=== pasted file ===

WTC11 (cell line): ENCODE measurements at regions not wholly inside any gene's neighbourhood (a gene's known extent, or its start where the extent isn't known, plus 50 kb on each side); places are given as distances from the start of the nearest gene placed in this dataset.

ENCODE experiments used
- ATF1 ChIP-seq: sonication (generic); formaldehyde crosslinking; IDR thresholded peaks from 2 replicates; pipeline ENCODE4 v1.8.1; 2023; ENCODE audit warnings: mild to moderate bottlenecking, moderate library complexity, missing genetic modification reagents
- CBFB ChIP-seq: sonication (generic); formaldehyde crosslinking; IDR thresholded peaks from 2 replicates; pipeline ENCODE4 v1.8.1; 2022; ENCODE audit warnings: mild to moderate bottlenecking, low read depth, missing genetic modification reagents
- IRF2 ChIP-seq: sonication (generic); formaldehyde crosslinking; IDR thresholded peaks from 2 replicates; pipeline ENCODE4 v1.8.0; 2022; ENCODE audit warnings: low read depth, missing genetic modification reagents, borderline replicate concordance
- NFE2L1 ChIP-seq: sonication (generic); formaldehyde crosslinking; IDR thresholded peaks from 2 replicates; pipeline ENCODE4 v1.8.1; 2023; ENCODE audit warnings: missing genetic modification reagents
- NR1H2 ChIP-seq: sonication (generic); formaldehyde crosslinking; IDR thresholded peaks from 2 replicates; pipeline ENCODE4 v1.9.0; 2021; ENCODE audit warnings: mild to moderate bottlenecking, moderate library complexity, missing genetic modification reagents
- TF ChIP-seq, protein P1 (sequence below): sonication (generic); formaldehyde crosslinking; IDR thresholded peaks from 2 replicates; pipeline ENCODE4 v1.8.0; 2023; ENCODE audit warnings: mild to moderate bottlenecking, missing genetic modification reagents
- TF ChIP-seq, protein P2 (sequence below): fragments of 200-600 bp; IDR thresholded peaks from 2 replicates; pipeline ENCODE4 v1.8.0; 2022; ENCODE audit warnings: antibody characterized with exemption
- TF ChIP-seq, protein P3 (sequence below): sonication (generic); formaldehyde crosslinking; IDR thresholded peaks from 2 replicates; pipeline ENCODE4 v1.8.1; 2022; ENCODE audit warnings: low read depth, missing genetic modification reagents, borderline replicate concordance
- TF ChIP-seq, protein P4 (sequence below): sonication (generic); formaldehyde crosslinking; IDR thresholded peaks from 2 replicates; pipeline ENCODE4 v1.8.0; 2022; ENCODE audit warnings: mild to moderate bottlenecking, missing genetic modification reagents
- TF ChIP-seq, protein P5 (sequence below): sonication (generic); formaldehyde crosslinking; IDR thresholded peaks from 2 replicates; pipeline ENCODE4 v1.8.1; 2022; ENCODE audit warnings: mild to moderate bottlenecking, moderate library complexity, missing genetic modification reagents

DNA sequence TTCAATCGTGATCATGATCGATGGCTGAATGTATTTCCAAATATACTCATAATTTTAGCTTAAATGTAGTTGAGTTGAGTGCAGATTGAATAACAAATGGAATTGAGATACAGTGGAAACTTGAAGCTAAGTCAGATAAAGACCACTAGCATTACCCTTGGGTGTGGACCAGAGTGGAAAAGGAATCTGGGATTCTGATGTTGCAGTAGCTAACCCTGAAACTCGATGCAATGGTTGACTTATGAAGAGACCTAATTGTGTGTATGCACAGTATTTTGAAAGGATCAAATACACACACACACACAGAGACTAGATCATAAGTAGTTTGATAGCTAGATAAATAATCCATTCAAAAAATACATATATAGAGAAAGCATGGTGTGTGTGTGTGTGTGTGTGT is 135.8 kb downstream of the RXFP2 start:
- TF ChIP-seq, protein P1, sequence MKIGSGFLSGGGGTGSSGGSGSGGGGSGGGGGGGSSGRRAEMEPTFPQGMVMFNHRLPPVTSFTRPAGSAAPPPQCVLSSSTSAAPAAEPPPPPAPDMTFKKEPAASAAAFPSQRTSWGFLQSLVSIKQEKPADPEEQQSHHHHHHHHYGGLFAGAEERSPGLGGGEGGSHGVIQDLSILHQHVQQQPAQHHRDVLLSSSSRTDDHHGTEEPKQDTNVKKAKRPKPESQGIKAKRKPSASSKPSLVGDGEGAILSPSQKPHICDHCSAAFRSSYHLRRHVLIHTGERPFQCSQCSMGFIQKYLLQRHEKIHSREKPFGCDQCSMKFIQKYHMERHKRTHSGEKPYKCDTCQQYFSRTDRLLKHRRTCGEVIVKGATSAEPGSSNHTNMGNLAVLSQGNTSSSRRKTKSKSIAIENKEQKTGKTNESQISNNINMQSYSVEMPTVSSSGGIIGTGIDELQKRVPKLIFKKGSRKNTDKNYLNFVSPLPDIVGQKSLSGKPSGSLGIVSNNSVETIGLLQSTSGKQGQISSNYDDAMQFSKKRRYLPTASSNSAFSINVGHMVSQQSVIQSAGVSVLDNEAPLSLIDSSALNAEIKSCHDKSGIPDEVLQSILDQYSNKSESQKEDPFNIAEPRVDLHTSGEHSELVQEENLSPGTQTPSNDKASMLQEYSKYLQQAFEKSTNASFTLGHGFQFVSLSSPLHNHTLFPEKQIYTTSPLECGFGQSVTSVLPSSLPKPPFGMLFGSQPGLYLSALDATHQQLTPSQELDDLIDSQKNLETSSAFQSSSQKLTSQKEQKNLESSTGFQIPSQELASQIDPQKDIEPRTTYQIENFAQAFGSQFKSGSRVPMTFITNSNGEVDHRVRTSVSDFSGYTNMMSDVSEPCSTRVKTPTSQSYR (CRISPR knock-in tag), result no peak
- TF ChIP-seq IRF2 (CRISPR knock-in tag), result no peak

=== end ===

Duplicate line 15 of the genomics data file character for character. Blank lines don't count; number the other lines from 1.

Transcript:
- TF ChIP-seq IRF2 (CRISPR knock-in tag), result no peak